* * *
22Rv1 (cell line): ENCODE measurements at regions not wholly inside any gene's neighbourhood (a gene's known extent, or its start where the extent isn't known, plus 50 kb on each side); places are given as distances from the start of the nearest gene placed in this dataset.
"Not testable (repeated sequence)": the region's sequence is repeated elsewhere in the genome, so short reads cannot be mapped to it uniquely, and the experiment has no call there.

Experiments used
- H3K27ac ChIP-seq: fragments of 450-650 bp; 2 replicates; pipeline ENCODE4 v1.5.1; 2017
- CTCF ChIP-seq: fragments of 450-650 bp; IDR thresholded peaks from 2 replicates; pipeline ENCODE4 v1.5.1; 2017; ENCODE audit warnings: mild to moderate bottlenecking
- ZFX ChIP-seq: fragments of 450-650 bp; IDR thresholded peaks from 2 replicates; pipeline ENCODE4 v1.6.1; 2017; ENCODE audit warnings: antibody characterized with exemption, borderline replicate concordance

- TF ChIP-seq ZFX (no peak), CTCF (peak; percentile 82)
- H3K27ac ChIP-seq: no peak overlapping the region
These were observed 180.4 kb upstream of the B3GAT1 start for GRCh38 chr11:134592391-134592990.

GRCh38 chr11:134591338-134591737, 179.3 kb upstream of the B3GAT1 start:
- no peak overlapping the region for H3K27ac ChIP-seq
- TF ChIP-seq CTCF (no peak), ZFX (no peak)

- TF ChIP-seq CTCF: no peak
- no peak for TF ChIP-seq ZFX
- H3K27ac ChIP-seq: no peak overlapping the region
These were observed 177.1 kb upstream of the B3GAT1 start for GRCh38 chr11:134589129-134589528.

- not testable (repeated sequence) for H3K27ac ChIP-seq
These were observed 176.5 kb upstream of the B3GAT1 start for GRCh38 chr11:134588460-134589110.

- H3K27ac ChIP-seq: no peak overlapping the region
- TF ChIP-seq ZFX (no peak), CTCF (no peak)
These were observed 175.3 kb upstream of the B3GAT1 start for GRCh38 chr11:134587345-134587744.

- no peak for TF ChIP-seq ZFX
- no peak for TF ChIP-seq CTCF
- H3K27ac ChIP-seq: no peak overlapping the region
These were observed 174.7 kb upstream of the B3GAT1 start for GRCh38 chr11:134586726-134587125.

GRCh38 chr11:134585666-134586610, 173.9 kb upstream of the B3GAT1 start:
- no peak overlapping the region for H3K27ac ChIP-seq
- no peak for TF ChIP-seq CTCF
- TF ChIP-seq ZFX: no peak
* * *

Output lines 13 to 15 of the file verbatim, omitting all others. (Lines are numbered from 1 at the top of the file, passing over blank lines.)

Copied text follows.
- TF ChIP-seq CTCF: no peak
- no peak for TF ChIP-seq ZFX
- H3K27ac ChIP-seq: no peak overlapping the region